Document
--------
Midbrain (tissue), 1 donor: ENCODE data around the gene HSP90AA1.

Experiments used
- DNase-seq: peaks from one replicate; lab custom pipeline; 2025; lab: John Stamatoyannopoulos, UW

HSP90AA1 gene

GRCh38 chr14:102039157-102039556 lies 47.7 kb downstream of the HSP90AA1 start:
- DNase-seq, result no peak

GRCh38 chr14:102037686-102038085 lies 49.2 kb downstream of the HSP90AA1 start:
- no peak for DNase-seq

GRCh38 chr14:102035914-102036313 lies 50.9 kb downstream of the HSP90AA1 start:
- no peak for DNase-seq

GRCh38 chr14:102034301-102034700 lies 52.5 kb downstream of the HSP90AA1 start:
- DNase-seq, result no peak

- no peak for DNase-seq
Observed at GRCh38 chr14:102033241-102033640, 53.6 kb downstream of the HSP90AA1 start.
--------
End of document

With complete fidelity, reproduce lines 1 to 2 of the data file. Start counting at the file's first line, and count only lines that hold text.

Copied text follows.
Midbrain (tissue), 1 donor: ENCODE data around the gene HSP90AA1.

Experiments used